The following is a list of observed stereotypical behaviors from one low-functioning autistic child over a three year period. Some behaviors almost disappeared over several months, then reappeared later in slightly different sequences. Other behaviors such as darting, uncontrollable giggling and loud vocalizations took up a good portion of the child's day.
Examples of Stereotypical Behaviors:
Many of the anti-social and stereotypical
behaviors engaged in by the autistic
child impede learning, therefore, adults must make every effort to shape these behaviors into other socially accepted forms of behavior.
There are currently two theories currently
used in behavioral management:
the developmental theory of learning and the behavioral approach.
Developmental theories of learning emphasize
that learning is achieved through
a series of stages. Competence within a given stage must be achieved before the
individual progresses to a higher level. The adult knows what to expect
of children within different stages of social, physical, intellectual, creative and emotional development, then guides them towards greater competence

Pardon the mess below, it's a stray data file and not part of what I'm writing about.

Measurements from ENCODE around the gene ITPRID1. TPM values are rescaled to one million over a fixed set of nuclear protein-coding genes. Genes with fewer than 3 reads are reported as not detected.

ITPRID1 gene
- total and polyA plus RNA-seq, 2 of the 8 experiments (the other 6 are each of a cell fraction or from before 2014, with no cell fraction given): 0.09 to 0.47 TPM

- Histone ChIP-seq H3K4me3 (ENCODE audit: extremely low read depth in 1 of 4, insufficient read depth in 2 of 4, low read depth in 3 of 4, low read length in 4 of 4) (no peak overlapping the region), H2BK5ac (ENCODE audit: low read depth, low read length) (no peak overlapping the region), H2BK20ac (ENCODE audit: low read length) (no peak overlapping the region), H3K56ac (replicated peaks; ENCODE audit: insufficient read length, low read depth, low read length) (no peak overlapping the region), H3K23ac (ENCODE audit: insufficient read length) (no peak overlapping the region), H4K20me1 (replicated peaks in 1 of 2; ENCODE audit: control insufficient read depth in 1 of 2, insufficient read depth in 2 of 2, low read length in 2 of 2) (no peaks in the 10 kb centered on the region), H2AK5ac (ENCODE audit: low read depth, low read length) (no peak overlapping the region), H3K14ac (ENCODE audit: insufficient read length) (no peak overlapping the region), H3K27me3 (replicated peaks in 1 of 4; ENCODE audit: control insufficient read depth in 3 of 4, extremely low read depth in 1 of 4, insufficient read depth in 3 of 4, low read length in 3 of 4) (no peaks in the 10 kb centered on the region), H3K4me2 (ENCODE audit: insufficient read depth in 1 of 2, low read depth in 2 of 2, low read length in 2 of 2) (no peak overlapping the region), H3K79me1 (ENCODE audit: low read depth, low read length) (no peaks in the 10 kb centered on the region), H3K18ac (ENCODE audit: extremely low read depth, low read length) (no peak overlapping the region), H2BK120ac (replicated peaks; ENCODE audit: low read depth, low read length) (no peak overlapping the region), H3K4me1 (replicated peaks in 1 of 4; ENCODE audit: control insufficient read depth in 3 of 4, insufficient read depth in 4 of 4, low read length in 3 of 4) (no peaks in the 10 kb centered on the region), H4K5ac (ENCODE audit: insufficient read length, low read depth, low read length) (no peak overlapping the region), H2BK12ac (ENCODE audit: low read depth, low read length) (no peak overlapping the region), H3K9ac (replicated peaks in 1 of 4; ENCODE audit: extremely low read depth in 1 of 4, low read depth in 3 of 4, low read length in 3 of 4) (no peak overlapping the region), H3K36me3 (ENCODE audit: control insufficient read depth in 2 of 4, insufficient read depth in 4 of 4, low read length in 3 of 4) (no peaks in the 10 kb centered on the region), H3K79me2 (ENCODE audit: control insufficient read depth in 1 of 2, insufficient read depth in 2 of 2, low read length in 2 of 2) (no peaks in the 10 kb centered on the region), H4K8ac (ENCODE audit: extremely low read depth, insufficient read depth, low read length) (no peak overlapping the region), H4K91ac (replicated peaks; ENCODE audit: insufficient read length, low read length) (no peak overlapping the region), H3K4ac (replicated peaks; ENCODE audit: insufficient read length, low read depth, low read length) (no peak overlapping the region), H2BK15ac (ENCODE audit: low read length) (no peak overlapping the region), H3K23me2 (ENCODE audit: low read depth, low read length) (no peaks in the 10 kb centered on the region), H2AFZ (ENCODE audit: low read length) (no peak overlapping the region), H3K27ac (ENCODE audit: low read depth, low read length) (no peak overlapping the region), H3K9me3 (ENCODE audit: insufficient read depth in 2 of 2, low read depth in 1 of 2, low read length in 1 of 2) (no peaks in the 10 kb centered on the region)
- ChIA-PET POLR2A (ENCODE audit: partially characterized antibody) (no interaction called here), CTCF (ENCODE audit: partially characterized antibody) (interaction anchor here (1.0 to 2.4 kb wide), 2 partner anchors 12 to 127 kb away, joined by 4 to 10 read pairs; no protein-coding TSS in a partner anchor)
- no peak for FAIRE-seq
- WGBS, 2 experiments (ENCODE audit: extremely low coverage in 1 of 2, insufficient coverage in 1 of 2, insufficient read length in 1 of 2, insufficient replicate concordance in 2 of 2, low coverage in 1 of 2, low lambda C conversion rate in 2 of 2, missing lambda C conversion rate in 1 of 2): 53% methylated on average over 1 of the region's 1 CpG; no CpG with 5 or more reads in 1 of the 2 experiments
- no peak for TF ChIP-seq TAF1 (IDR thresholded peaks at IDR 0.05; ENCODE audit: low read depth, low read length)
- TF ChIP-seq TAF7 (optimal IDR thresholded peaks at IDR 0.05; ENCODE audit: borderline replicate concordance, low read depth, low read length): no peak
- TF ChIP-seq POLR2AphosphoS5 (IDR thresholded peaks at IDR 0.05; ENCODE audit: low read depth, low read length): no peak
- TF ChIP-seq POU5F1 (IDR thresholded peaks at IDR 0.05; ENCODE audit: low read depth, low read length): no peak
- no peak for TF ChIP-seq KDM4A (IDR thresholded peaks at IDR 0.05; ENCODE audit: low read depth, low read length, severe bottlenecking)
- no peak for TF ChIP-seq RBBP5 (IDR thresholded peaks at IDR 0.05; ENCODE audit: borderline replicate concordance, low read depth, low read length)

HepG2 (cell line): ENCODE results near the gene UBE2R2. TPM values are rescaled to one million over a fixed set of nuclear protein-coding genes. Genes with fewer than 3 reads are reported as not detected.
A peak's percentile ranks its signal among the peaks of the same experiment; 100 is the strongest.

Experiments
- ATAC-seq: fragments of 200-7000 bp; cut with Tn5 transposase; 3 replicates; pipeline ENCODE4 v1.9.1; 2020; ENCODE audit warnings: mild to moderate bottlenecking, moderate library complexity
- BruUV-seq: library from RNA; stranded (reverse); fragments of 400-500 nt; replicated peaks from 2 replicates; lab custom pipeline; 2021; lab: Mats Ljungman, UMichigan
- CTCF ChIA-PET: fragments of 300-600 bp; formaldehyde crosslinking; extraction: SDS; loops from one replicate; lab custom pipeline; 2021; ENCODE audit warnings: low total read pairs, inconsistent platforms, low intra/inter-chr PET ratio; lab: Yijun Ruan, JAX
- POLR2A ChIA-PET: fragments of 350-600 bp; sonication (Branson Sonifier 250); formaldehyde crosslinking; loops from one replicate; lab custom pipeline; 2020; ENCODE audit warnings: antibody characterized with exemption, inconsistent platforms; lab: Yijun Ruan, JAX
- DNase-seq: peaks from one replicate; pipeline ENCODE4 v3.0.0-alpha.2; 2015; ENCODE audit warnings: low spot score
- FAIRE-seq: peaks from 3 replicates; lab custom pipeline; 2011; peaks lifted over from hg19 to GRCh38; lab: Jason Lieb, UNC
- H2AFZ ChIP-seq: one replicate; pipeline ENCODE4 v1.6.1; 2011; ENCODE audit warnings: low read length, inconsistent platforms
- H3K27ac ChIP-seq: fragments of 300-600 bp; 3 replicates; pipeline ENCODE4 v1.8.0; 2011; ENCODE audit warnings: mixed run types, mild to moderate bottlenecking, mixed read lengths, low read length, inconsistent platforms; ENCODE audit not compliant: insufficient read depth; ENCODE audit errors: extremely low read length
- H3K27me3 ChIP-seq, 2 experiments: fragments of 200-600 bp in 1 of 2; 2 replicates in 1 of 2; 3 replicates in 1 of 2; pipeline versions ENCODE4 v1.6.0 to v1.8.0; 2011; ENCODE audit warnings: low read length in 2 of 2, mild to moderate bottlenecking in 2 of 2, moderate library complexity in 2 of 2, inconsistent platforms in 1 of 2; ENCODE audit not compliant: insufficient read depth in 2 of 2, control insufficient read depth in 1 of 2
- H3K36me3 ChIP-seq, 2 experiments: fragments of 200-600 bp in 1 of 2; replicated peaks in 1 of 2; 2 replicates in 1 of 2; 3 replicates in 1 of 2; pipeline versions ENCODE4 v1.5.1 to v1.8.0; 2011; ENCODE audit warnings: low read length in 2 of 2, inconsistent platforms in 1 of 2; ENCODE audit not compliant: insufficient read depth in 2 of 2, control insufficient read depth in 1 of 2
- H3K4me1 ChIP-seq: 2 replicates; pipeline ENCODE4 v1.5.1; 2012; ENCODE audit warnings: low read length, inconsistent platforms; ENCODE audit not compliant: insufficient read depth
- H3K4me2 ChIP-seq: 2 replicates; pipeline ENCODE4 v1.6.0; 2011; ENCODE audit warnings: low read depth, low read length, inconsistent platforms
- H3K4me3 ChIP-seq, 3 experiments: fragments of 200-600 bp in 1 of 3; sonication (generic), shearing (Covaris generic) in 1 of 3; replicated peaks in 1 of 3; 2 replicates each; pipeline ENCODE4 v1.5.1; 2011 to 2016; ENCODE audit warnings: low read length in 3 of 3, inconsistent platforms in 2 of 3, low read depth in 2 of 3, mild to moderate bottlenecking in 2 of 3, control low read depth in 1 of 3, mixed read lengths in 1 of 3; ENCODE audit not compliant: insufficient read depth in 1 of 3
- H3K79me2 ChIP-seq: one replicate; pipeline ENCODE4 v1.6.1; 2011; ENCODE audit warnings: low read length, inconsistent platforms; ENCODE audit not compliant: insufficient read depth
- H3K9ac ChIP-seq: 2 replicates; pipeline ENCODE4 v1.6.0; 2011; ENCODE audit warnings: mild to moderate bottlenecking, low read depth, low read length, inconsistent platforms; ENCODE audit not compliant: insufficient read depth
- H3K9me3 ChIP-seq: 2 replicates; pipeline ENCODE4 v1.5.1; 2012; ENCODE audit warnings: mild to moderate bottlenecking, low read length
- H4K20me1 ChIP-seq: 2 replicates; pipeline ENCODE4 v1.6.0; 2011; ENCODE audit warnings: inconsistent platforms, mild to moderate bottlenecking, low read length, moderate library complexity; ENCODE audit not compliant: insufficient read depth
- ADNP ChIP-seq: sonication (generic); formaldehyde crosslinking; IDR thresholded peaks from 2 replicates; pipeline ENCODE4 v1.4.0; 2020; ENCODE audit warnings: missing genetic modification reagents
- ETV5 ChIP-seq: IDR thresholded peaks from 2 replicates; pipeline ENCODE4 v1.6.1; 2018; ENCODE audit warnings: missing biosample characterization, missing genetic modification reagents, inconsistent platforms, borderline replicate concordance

within their current levels of functioning. Charts of typical development can
be found in Early Childhood Development textbooks or through local health agencies.
Behavioral theorists believe that all behaviors
are learned through gradually
responding to the environment. When adults change the way they respond to
the child's behaviors, the child will learn to gradually modify them. Behaviorists
are primarily concerned with the behavior, and what happened immediately before or after it (antecedent, behavior, consequence). Applied behavioral modification techniques focus on achieving measurable changes in observable behaviors carried out through planned systematic approaches. Reinforcers are used for desired behaviors and withheld when inappropriate behaviors are engaged in. Many behavioral management consultants are training assistants and parents in carrying out discrete trial training using the principles of the Lovaas method. The emphasis is on intense 1:1 trials within a structured setting with minimal distractions. Once the behaviors are learned in a specific teaching site, they must then be transferred into more natural social settings in order for the child to be able to generalize their behaviors from one setting to another.
When looking at skill levels of non-verbal autistic children, it can be noted that all areas of development have not progressed at the same rate. When establishing behavioral intervention programs for autistic children, differences in social and intellectual levels must be taken into consideration and appropriate adjustments made.
For many years, programs for autistic
children were developed using only one of theories. Greater success
may now be achieved by developing programs using combined information,
techniques and methods from both the developmental
and behavioral theories.